The Muslim holiday of Ramadan begins this week, and the first thing that many non-Muslims envision is a month of fasting under blazing desert suns.
Ramadan isn’t as simple as that, even for Muslims who practice the holiday in the West. Muslims who observe Ramadan in majority non-Muslim countries face unique challenges. While many Muslims live in climates more hospitable than the Middle East, fasting hours at extreme latitudes, such as in Norway or Russia, can last more than 18 hours.
Being Muslim in the West also means having to intentionally create the space for the faith when immersed in a culture that does not celebrate the holiday month.
“It’s easier to fast in the Middle East,” says Imam Omar Suleiman, president of the Yaqeen Institute for Islamic Research in Irving, Texas. “But when you’re a minority community you appreciate togetherness a lot more.”
Born and raised in New Orleans to Palestinian parents, Suleiman has gained national attention as a civil rights leader for his messages of inclusiveness. He says that the goal of Ramadan, as described in the Qur’an, goes beyond fasting to create “God consciousness.”
“If I’m more conscious of my food consumption and my physical activity, then certainly I’ll be more conscious of my spiritual activity as well,” Suleiman says.
Along with fasting, prayer and charity are also emphasized during this month. Muslims are reminded to rediscover the meaning of mercy and compassion, reflect on life’s meaning, and transcend superficial desires and consumerist addictions. It is the time to review life in a holistic way, a practice Muslims and non-Muslims alike can benefit from, and which isn’t tied to any geographical location.
“You’re essentially teaching yourself how to limit your consumption of something that is ordinarily permissible so that you’re more conscious of other elements,” Suleiman says.
Makkah Ali and Ikhlas Saleem, co-hosts of the Identity Politics podcast, use Ramadan as a time to control physical impulses, such a backbiting or anger, and renew their spirituality.
“For me, to not eat or drink is the easiest part,” Saleem says. “The much more difficult part is remembering my character throughout the day.”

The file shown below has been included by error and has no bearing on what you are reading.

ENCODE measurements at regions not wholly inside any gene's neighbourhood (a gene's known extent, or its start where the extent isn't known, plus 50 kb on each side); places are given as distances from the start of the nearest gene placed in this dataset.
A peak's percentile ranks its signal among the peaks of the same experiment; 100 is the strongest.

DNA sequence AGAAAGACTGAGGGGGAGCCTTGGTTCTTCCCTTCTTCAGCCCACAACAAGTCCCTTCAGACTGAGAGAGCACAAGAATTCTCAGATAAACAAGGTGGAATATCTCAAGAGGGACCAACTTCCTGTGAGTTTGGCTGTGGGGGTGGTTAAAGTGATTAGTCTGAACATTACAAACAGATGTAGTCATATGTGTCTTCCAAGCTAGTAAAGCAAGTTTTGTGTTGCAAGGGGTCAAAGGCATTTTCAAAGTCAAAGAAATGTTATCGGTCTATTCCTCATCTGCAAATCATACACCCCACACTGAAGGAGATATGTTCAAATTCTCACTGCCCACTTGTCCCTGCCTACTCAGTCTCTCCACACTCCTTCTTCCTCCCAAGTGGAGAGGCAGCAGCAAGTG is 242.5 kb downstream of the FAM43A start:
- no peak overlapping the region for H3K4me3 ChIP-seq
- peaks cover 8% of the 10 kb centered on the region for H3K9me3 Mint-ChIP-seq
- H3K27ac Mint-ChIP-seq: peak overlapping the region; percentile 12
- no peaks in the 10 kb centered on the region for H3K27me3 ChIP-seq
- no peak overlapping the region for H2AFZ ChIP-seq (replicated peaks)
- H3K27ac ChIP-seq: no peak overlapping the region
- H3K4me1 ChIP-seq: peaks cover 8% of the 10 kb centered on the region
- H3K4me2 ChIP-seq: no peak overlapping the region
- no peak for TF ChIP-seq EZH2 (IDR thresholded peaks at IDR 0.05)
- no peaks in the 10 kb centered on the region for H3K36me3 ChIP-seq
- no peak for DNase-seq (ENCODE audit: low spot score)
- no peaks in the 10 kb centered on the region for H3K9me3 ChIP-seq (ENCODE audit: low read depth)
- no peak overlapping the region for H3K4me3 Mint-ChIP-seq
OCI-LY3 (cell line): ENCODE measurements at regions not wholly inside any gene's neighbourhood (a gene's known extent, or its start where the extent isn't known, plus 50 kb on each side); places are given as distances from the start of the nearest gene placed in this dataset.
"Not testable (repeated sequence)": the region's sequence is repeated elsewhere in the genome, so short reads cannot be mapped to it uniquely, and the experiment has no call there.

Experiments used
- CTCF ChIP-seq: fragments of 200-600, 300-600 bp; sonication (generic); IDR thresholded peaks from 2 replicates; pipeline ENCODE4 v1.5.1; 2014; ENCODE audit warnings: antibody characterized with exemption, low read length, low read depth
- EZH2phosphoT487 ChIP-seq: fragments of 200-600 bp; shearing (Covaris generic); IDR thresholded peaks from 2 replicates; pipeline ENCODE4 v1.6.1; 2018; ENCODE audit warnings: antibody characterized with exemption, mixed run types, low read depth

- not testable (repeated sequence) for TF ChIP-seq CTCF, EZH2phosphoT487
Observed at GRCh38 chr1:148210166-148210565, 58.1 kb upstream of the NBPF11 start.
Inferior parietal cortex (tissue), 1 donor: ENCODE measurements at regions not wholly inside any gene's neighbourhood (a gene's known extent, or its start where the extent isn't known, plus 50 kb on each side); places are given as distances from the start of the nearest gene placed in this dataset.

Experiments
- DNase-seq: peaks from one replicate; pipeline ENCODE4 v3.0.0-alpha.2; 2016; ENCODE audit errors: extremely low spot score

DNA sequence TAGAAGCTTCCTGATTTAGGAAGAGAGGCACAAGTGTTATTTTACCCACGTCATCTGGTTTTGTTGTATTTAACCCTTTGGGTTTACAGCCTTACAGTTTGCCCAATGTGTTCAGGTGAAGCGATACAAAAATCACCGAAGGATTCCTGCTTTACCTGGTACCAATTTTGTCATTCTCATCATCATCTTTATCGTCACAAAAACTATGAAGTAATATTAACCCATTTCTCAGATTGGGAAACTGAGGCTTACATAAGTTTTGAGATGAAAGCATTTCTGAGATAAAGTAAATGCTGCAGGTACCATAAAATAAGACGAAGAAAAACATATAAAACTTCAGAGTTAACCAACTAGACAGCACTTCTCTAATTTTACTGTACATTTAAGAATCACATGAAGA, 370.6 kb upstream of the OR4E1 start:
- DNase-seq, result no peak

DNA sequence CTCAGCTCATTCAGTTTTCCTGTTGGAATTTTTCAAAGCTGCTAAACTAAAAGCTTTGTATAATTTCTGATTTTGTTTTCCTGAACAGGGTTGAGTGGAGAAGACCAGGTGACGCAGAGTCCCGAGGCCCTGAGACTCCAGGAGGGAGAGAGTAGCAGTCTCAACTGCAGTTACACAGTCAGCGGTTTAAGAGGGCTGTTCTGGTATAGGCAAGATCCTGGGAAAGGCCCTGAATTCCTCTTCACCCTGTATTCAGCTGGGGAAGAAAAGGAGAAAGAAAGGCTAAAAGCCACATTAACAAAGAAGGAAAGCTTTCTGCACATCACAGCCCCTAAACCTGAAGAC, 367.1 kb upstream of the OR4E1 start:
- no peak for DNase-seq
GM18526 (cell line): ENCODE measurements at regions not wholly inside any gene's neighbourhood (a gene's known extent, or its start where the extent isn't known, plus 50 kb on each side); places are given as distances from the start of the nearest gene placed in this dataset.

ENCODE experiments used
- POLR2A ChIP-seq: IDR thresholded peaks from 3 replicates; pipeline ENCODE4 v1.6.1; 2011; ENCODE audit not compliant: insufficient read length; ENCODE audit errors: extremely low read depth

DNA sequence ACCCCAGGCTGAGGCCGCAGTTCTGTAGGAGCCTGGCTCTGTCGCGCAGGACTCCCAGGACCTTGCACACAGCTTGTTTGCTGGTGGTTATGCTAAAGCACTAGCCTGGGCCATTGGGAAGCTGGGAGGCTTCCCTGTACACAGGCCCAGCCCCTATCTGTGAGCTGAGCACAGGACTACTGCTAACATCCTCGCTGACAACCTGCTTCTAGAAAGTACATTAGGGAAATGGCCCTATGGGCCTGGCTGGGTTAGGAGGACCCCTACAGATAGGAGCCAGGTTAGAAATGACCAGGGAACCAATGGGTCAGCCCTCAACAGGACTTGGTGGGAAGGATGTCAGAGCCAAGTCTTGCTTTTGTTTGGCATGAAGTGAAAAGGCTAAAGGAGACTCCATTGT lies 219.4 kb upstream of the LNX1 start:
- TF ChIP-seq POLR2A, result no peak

“We all express our faith differently.”
Fasting during Ramadan is encouraged to go beyond abstaining from food and drink to include refraining from habits preventing people from being compassionate, healthy, and intellectual members of society.
“It’s about me and my own discipline,” says Ali, “it’s something I do because I believe that there are benefits in it and I believe that it draws me closer to the creator and the creation.”
Blair Imani, a queer activist and executive director of Equality for HER, is unable to fast because of health reasons, but says she uses Ramadan as an opportunity to increase her knowledge of Islam.
“I already think about how I’m a convert, and all these other things that in a lot of people’s hearts and minds disqualify me from being Muslim,” Imani says, “so then not being able to fast makes me feel left out.”
Imani converted to Islam one month before Ramadan in 2015. She celebrated her first Ramadan at the same mosque where she converted, and spent the month learning about her newly adopted faith.
“It was a beautiful, exploratory period. It felt like a first day for the whole month,” she says.
Imani says that many non-Muslims assume she has a plethora of knowledge on Islam and the Middle East, but the only version of her faith that she knows is how it is practiced in the West.
“We all express our faith differently,” Imani says. “What’s authentic for me isn’t to try to replicate something in a cultural context by people in the Middle East, but to exist within my community and within my context.”
The struggle to uphold traditional Muslim practices is common in those communities in the West. The term “seasonal Muslim” is sometimes used within the community to negatively refer to those who only actively practice their faith during Ramadan.
“Everyone is at a different point in their faith and journey.”
“I’m not a fan of the term. People are struggling and we should understand that everyone is at a different point in their faith and journey,” Suleiman says.
Suleiman discourages the belittlement of any good deed a person makes along their personal journey of faith. Many Muslims, like Ali, agree that what brings a person into the community during this month is not something to be ashamed of or something to shame people for.
“I encourage people to look for ways to actually be engaged with others because that’s the most special part,” she says.
To encourage inclusivity and engagement, Ali’s Muslim community in Washington, D.C., has a common practice they partake in during Ramadan, which they refer to as the “old friend rule.”
“When you see someone [at the mosque] you have never seen before, you greet them like an old friend and assume that they’ve had things going on. They’re here now and you’re excited to see them,” Ali says.
In this way, the warm and hospitable spirit of Ramadan is shared by providing those newcomers a healthy point of entry into the community.
Ramadan is fundamentally spiritual, although community and social events are a major factor in embracing the holiday month. Communal events can occur nightly, with Muslims and non-Muslims coming together to celebrate and support each other.
“Difference is inherently part of Islam,” Imani says. “Ramadan should be a time when we open ourselves up to difference because that’s what makes our community so rich.”